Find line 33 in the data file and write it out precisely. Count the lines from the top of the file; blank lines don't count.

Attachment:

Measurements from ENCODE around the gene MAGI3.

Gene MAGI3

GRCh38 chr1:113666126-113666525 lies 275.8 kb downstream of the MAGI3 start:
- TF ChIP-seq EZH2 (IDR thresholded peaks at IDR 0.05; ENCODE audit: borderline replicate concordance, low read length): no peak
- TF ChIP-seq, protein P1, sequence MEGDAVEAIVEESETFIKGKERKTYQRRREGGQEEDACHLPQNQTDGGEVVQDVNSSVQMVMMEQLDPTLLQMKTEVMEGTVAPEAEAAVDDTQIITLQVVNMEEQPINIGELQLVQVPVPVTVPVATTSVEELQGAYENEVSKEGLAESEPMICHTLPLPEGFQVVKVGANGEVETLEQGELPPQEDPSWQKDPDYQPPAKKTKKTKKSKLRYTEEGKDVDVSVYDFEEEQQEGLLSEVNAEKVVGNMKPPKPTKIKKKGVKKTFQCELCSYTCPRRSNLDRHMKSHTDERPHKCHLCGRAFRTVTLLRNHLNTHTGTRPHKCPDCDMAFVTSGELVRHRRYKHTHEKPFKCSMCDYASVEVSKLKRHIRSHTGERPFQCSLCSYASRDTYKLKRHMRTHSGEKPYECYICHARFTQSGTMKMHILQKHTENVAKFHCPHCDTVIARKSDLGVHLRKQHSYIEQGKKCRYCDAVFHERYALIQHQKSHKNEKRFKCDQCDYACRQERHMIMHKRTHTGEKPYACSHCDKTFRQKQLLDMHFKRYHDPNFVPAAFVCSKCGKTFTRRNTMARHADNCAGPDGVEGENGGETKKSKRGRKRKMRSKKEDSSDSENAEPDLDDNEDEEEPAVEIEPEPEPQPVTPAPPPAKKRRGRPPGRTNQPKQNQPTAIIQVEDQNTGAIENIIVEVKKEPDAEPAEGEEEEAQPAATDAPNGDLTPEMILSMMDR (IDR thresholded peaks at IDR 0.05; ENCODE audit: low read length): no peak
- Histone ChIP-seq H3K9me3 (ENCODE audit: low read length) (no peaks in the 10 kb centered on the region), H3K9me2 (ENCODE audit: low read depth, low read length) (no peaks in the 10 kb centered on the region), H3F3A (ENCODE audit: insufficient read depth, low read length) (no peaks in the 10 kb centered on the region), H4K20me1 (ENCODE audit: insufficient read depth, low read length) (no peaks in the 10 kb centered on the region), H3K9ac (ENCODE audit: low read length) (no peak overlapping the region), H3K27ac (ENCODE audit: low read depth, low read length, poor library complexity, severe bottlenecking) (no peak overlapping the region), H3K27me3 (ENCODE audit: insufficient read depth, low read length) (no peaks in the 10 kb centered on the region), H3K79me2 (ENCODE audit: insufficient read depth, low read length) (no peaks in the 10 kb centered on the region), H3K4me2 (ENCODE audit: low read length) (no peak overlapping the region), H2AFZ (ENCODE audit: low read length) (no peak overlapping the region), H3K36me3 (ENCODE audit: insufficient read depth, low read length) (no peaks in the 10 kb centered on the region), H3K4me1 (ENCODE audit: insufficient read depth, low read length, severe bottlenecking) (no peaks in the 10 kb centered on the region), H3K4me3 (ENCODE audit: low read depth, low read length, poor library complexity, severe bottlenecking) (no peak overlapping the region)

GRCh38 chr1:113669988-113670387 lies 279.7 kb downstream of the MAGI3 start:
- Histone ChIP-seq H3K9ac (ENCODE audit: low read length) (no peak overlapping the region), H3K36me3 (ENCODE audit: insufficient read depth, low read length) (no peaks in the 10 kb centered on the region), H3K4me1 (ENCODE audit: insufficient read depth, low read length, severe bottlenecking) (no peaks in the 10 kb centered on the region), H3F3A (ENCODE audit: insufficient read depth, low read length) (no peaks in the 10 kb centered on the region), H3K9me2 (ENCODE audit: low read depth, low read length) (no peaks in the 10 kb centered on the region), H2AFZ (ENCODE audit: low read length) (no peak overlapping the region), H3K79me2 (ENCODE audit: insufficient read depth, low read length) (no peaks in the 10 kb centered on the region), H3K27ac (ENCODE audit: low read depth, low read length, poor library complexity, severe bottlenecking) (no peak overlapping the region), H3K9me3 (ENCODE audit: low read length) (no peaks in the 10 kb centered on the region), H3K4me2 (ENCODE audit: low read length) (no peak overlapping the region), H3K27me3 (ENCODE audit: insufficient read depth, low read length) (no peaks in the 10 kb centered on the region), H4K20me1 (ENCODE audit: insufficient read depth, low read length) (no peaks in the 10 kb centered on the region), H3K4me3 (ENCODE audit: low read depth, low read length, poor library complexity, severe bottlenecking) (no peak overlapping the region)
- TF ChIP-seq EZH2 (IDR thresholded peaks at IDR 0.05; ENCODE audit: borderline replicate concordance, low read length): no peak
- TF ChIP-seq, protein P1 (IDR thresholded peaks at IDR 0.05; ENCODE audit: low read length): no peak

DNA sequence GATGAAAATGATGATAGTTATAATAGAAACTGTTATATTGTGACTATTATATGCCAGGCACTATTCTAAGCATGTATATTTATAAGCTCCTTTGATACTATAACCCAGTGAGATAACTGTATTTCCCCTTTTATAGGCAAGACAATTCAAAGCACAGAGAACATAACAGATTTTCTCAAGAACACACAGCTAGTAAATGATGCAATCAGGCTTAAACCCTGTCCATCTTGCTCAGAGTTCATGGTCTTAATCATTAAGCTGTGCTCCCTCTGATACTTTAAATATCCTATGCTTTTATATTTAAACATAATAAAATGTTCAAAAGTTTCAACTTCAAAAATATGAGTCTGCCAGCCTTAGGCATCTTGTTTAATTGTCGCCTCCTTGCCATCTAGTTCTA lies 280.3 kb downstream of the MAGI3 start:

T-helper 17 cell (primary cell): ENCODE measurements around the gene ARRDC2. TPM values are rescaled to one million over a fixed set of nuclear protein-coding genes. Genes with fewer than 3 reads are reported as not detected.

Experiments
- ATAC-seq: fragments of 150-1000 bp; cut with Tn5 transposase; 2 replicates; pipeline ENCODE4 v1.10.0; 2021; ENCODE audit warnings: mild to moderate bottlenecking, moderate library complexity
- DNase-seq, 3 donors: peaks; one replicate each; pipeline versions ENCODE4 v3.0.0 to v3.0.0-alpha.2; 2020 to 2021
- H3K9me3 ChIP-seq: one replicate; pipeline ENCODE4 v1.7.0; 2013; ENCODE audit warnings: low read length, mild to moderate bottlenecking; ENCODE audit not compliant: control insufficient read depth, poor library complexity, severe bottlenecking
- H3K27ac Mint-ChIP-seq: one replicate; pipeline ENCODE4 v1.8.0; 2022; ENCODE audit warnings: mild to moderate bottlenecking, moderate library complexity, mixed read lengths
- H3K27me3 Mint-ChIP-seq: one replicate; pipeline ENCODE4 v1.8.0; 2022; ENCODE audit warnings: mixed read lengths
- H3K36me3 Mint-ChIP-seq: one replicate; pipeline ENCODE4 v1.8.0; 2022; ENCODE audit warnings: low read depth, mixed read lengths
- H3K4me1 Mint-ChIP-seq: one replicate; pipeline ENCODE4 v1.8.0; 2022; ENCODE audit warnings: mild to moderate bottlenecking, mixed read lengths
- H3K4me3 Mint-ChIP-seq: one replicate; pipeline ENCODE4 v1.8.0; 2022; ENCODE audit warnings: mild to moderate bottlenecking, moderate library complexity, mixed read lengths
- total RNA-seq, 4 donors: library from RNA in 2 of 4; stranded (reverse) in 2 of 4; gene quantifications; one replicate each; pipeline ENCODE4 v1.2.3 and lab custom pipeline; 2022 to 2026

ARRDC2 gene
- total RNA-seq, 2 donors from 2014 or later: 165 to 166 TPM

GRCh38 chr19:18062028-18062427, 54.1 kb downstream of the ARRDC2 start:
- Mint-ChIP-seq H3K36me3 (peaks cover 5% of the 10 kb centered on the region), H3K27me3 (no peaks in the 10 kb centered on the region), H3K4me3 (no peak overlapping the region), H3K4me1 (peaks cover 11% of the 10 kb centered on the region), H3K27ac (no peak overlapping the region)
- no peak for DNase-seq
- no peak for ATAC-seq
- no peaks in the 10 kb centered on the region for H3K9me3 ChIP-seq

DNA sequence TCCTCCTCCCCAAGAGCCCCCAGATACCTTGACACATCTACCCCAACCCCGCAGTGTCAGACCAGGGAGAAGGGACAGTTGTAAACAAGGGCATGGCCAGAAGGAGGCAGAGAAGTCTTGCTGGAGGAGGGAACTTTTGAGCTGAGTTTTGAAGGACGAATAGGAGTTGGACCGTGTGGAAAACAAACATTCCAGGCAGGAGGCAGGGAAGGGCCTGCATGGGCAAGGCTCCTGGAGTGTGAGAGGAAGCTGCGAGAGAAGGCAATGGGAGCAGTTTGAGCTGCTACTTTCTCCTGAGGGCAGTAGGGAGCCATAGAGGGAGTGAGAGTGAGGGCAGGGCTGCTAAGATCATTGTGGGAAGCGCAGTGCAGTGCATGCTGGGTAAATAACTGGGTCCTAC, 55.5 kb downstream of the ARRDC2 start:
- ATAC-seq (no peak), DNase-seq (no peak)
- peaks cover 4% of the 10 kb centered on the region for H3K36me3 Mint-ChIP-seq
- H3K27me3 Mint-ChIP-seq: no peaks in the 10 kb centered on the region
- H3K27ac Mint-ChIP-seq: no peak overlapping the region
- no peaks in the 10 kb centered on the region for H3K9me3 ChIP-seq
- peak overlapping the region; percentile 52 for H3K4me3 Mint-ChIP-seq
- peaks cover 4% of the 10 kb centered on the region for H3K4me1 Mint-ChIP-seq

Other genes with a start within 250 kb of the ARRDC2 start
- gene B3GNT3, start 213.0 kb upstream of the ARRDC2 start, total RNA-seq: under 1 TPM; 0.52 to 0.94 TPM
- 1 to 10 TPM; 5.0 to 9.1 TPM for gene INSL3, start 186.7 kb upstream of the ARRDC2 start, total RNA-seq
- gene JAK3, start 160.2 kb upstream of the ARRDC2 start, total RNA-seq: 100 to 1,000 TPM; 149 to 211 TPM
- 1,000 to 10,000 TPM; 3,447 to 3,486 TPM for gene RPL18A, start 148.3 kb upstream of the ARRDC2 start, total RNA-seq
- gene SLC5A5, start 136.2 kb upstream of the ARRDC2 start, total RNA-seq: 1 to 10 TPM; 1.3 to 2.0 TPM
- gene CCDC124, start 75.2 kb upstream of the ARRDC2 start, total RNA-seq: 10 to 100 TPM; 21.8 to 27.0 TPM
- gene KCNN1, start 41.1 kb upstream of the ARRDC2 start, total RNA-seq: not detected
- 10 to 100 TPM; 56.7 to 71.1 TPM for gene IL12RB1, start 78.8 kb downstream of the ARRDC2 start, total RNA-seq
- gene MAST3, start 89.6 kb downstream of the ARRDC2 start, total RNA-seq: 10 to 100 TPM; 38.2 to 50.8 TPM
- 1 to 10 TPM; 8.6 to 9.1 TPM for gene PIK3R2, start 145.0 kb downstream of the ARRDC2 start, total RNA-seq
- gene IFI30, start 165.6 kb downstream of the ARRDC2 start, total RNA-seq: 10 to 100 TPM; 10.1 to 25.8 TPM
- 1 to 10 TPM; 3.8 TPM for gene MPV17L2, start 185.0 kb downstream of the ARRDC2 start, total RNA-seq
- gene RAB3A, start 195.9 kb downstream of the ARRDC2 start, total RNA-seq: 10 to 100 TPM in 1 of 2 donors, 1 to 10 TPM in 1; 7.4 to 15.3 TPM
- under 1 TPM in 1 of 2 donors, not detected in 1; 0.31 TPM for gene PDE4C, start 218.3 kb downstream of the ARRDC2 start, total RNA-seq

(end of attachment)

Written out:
- H3K27me3 Mint-ChIP-seq: no peaks in the 10 kb centered on the region